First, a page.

Forming a joint venture

A joint venture is a business relationship that involves two or more enterprises pooling their resources for a common purpose. Often, one partner will contribute technology or know-how and the other partner contributes financially or brings expertise to the project. The joint venture can be registered as a limited liability (Ltd) company or operate under licensing and confidential disclosure agreements to ensure that use of one another’s IP rights is controlled and reciprocally compensated.

Clearance checks

Clearance checks should be made before market launch to confirm that branding and advertising material like photographs, clipart, and music are available to be used. A competitor’s New Zealand patent or registered design could prevent you from manufacturing, selling or repairing products. Licences might be required or legal help to find out what is covered in the patent claims or registered design novelty statement. Also check any licensing terms and conditions.

Products, tags, labels, packaging and promotional can be marked with the appropriate IP indicators. This will let competitors and potential business partners know about the status of IP protection. If an application has been filed at IPONZ, the allocated number can be used to retrieve information from the New Zealand patent, trade mark or design registers.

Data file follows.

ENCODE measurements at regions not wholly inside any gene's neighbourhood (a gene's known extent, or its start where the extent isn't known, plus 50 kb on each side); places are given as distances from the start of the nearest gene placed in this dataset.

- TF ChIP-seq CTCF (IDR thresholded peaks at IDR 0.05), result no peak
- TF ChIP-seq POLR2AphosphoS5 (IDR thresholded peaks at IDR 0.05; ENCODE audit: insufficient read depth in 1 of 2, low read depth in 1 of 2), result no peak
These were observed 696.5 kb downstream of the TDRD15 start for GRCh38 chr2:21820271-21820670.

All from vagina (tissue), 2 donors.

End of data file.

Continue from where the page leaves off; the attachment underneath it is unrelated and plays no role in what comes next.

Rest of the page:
Promotional material shouldn’t include any misleading or false statements, like the product is waterproof when it’s only water resistant. You can find out more about what’s allowed in advertising by visiting the Commerce Commission New Zealand website.

Exit plans

You should transfer ownership by executing an IP assignment before a company is wound up or merger occurs. IP assets that can be assigned include copyright works like drawings, instruction manuals and distributor databases, and confidential information like trade secrets and pricing margins.